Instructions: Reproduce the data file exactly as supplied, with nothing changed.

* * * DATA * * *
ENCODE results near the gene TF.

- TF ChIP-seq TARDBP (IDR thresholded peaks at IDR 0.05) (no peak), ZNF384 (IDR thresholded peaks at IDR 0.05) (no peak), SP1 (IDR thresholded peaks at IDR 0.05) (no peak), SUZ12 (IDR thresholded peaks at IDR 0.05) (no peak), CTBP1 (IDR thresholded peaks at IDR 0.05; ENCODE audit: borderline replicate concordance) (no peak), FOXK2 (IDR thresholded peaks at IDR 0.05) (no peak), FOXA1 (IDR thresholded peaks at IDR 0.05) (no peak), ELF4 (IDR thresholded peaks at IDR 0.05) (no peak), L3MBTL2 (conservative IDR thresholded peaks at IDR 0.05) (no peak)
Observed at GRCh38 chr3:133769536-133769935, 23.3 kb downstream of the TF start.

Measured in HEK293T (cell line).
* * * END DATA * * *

ENCODE results near the gene TF.

- TF ChIP-seq TARDBP (IDR thresholded peaks at IDR 0.05) (no peak), ZNF384 (IDR thresholded peaks at IDR 0.05) (no peak), SP1 (IDR thresholded peaks at IDR 0.05) (no peak), SUZ12 (IDR thresholded peaks at IDR 0.05) (no peak), CTBP1 (IDR thresholded peaks at IDR 0.05; ENCODE audit: borderline replicate concordance) (no peak), FOXK2 (IDR thresholded peaks at IDR 0.05) (no peak), FOXA1 (IDR thresholded peaks at IDR 0.05) (no peak), ELF4 (IDR thresholded peaks at IDR 0.05) (no peak), L3MBTL2 (conservative IDR thresholded peaks at IDR 0.05) (no peak)
Observed at GRCh38 chr3:133769536-133769935, 23.3 kb downstream of the TF start.

Measured in HEK293T (cell line).